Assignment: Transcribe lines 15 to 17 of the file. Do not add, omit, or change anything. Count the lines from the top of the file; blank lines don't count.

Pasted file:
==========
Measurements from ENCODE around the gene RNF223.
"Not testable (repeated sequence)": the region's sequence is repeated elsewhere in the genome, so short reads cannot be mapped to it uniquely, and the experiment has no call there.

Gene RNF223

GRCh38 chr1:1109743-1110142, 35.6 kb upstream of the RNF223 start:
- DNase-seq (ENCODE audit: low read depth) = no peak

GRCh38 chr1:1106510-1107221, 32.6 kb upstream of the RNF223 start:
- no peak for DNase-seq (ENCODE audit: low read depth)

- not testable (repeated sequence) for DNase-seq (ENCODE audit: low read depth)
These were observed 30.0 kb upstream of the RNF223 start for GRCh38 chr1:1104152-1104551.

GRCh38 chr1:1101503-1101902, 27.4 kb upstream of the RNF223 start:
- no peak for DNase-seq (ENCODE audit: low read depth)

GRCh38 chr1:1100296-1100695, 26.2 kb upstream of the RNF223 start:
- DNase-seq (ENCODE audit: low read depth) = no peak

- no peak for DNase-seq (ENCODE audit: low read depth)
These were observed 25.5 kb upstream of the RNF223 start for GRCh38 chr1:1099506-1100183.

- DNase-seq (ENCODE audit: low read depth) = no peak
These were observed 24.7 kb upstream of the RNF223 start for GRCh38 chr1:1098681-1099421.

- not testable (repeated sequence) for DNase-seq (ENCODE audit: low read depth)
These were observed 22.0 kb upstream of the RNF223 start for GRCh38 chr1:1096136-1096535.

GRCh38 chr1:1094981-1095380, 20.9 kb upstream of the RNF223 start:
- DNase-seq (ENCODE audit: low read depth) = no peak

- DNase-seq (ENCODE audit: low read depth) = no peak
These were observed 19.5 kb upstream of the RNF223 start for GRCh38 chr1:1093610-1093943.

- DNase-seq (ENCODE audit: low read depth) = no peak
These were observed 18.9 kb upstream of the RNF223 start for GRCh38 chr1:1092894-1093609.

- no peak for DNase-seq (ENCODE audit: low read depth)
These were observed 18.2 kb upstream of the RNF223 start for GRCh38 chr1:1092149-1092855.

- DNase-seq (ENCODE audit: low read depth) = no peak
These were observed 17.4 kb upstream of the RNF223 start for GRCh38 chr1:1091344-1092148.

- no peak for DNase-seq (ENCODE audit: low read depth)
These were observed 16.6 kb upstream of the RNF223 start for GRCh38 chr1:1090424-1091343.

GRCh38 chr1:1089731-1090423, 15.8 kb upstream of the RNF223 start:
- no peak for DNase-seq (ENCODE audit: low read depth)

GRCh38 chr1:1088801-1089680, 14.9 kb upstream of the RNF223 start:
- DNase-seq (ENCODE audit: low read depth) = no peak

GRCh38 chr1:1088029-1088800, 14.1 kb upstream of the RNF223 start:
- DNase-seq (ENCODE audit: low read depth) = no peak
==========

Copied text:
These were observed 25.5 kb upstream of the RNF223 start for GRCh38 chr1:1099506-1100183.

- DNase-seq (ENCODE audit: low read depth) = no peak
These were observed 24.7 kb upstream of the RNF223 start for GRCh38 chr1:1098681-1099421.